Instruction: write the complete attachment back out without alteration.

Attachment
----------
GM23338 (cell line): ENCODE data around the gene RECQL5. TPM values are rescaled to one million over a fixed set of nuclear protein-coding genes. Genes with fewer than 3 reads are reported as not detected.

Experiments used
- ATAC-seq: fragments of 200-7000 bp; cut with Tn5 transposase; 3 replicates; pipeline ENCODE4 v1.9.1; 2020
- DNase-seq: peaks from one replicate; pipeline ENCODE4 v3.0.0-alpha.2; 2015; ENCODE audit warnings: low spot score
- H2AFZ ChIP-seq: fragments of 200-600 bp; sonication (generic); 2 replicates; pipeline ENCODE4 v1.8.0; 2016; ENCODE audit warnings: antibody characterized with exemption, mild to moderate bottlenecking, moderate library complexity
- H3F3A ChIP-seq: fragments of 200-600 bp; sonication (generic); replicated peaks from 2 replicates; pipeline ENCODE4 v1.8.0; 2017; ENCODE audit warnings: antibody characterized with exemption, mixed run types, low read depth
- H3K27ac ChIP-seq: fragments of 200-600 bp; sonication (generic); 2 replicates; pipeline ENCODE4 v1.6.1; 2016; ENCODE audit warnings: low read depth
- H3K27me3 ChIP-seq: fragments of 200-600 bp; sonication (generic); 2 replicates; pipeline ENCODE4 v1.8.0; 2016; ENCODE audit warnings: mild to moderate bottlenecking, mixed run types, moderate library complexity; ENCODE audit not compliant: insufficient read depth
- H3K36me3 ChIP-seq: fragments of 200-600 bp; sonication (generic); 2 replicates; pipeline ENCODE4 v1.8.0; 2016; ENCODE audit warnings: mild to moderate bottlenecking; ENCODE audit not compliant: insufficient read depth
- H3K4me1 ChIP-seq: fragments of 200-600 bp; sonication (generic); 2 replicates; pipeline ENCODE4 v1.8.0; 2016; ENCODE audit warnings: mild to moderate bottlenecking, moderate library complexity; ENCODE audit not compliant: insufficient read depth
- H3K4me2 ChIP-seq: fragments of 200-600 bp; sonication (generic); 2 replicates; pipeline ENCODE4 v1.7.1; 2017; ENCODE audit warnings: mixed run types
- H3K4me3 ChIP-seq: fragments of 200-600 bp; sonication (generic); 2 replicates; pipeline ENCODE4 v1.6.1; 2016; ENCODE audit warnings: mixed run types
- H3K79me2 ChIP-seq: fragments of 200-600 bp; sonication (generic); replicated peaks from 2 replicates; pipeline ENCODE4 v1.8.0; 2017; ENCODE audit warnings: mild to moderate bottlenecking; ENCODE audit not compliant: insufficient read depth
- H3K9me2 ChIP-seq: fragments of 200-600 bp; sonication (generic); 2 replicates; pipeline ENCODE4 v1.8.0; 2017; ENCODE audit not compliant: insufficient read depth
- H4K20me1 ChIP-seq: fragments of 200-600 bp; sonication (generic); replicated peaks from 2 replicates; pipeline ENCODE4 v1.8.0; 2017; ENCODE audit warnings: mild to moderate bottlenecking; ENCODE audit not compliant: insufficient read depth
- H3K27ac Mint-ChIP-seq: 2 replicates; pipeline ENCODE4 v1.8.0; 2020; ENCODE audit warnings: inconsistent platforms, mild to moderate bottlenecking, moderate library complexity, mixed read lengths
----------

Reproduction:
GM23338 (cell line): ENCODE data around the gene RECQL5. TPM values are rescaled to one million over a fixed set of nuclear protein-coding genes. Genes with fewer than 3 reads are reported as not detected.

Experiments used
- ATAC-seq: fragments of 200-7000 bp; cut with Tn5 transposase; 3 replicates; pipeline ENCODE4 v1.9.1; 2020
- DNase-seq: peaks from one replicate; pipeline ENCODE4 v3.0.0-alpha.2; 2015; ENCODE audit warnings: low spot score
- H2AFZ ChIP-seq: fragments of 200-600 bp; sonication (generic); 2 replicates; pipeline ENCODE4 v1.8.0; 2016; ENCODE audit warnings: antibody characterized with exemption, mild to moderate bottlenecking, moderate library complexity
- H3F3A ChIP-seq: fragments of 200-600 bp; sonication (generic); replicated peaks from 2 replicates; pipeline ENCODE4 v1.8.0; 2017; ENCODE audit warnings: antibody characterized with exemption, mixed run types, low read depth
- H3K27ac ChIP-seq: fragments of 200-600 bp; sonication (generic); 2 replicates; pipeline ENCODE4 v1.6.1; 2016; ENCODE audit warnings: low read depth
- H3K27me3 ChIP-seq: fragments of 200-600 bp; sonication (generic); 2 replicates; pipeline ENCODE4 v1.8.0; 2016; ENCODE audit warnings: mild to moderate bottlenecking, mixed run types, moderate library complexity; ENCODE audit not compliant: insufficient read depth
- H3K36me3 ChIP-seq: fragments of 200-600 bp; sonication (generic); 2 replicates; pipeline ENCODE4 v1.8.0; 2016; ENCODE audit warnings: mild to moderate bottlenecking; ENCODE audit not compliant: insufficient read depth
- H3K4me1 ChIP-seq: fragments of 200-600 bp; sonication (generic); 2 replicates; pipeline ENCODE4 v1.8.0; 2016; ENCODE audit warnings: mild to moderate bottlenecking, moderate library complexity; ENCODE audit not compliant: insufficient read depth
- H3K4me2 ChIP-seq: fragments of 200-600 bp; sonication (generic); 2 replicates; pipeline ENCODE4 v1.7.1; 2017; ENCODE audit warnings: mixed run types
- H3K4me3 ChIP-seq: fragments of 200-600 bp; sonication (generic); 2 replicates; pipeline ENCODE4 v1.6.1; 2016; ENCODE audit warnings: mixed run types
- H3K79me2 ChIP-seq: fragments of 200-600 bp; sonication (generic); replicated peaks from 2 replicates; pipeline ENCODE4 v1.8.0; 2017; ENCODE audit warnings: mild to moderate bottlenecking; ENCODE audit not compliant: insufficient read depth
- H3K9me2 ChIP-seq: fragments of 200-600 bp; sonication (generic); 2 replicates; pipeline ENCODE4 v1.8.0; 2017; ENCODE audit not compliant: insufficient read depth
- H4K20me1 ChIP-seq: fragments of 200-600 bp; sonication (generic); replicated peaks from 2 replicates; pipeline ENCODE4 v1.8.0; 2017; ENCODE audit warnings: mild to moderate bottlenecking; ENCODE audit not compliant: insufficient read depth
- H3K27ac Mint-ChIP-seq: 2 replicates; pipeline ENCODE4 v1.8.0; 2020; ENCODE audit warnings: inconsistent platforms, mild to moderate bottlenecking, moderate library complexity, mixed read lengths